Calls for Papers and Panels

CALL FOR PARTICIPANTS
Call for Papers for book and conference on Terrorism through the Ages: The Many Faces of War VI

As a part of the 20th anniversary of 9/11 this proposed volume on Terrorism through the Ages will examine any aspect of terrorism and how it differs or remains the same through time. It aims at an interdisciplinary approach and underappreciated aspects of terrorism and its human, environmental, and societal impact are especially welcome. All periods of history are of interest but especially those connected with 9/11.

Send an abstract of 300 words and a brief bio to graham.wrightson@sdstate.edu BEFORE November 25th 2020.

To get the volume printed in time for 9/11 2021 there will be a short turnaround in article submission and final editing. Talks are ongoing with publishers, but final papers should arrive by April 15. This book will be the titled as the proceedings of the Many Faces of War conference series at South Dakota State University. Papers published in the volume will be automatically included on the schedule for the forthcoming interdisciplinary conference, The Many Faces of War VI, to be held in October 2021 at SDSU in Brookings, South Dakota (see below).

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The Many Faces of War VI: An annual interdisciplinary symposium on the experience and impact of war throughout history
October 2021 at South Dakota State University

The study of warfare is often restricted to the sphere of military history and rarely allowed to transcend the artificial boundaries of historical study, namely those limited by geography and periodization. Throughout the ages war has had the greatest impact, not on the political elite who declare wars but on those who fight and die and their families and friends.

This annual interdisciplinary conference aims to address both the experience and impact of war for those fighting as well as for those on the periphery of combat.
We welcome papers on any and all aspects of military history from any discipline or subfield.

Alongside traditional avenues of military historical study, subtopics of particular interest are:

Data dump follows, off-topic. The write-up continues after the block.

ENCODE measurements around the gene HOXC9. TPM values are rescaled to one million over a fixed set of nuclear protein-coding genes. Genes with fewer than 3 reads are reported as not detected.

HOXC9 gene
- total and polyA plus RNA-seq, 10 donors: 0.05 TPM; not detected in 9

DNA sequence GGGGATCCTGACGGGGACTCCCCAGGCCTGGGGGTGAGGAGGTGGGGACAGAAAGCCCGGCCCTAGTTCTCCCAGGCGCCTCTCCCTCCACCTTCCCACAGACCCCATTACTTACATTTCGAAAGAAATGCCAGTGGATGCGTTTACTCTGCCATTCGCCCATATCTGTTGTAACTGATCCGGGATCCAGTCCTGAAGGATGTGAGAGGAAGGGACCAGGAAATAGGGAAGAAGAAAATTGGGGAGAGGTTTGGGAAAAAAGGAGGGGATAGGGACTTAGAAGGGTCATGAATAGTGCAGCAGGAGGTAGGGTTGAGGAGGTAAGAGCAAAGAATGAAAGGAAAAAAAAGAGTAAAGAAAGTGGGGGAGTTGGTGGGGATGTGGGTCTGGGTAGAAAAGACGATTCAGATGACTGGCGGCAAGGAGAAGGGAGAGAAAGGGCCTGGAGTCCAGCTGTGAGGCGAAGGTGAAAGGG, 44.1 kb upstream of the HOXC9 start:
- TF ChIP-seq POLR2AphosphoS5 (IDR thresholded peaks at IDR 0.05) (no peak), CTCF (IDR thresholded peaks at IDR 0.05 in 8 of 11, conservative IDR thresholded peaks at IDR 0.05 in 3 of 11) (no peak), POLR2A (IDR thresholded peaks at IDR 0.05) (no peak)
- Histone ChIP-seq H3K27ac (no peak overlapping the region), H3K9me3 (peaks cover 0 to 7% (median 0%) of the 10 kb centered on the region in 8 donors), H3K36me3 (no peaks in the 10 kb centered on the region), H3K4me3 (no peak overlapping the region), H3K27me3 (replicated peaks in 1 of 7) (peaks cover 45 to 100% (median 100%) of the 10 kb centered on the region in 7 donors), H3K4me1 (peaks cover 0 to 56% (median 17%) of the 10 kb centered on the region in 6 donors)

Women in war; the social stigma of retreat or cowardice; war and agriculture; the impact of scorched earth policy on populations; The depopulation of villages; war’s effect on birth or marriage rates of the loss of male citizens; prisoners of war; camp-followers and non-military personnel; displacement of populations; arms production; social security systems for war widows and orphans; the effect of training on a soldier’s mindset and actions (before, during and after combat); the social position of soldiers; peacetime relations between soldiers and civilians; wartime relations between civilians and occupying armies; war as spectacle; laughter in war; literature and poetry of war; the art and architecture of war and remembrance.

This year in honour of the 20th anniversary of 9/11 we encourage a focus on terrorism and associated studies or experiences. In particular, any papers that examine underappreciated aspects of terrorism in any era or location and its human, environmental and societal impact.

The conference is aimed equally at postgraduate students, researchers in the early stages of their careers and established academics. There are no specific geographical or temporal parameters regarding the subject matter of papers, and scholars and students of ancient, medieval and modern warfare are encouraged to submit proposals. We would also encourage the proposal of panels of three or four papers.

Proposals/abstracts should be no longer than 250 words and should be sent to: Graham Wrightson (graham.wrightson@sdstate.edu).


CALL FOR PARTICIPANTS
Veteran Politics and Memory: A Global Perspective

Department of History, University of Warwick 16 to 17 April 2021

From the fields of Gettysburg to the beaches of Normandy, the participation and presence of former soldiers has been an integral part of the memorial culture of many conflicts. As survivors of war, veterans are often portrayed a group imbued with a unique knowledge whose experiences should not be forgotten. Yet while public commemorations have sought to establish consensus about the meaning of the past, veterans’ memories have also been a source of conflict and contestation, engaged in struggles over rights, recognition, and the authority to remember the past and speak for the future.

In a recent article in War & History, Grace Huxford et al. note that the historically unprecedented number of veterans across the world during the late nineteenth and early twentieth centuries has ensured not just that veterans ‘occupy a significant place in modern history but that they are also a vital lens through which to analyse the changing relationship between war and society’. Veterans, however, are no modern phenomenon—estimates suggest that a larger proportion of the English population fought in the Civil Wars of the mid-seventeenth century than in World War One. Moreover, though veteran studies has become a rich field of interdisciplinary enquiry, studies tend to be embedded in their own geographic and historical contexts: the transtemporal and transnational study of veterans remains in its infancy.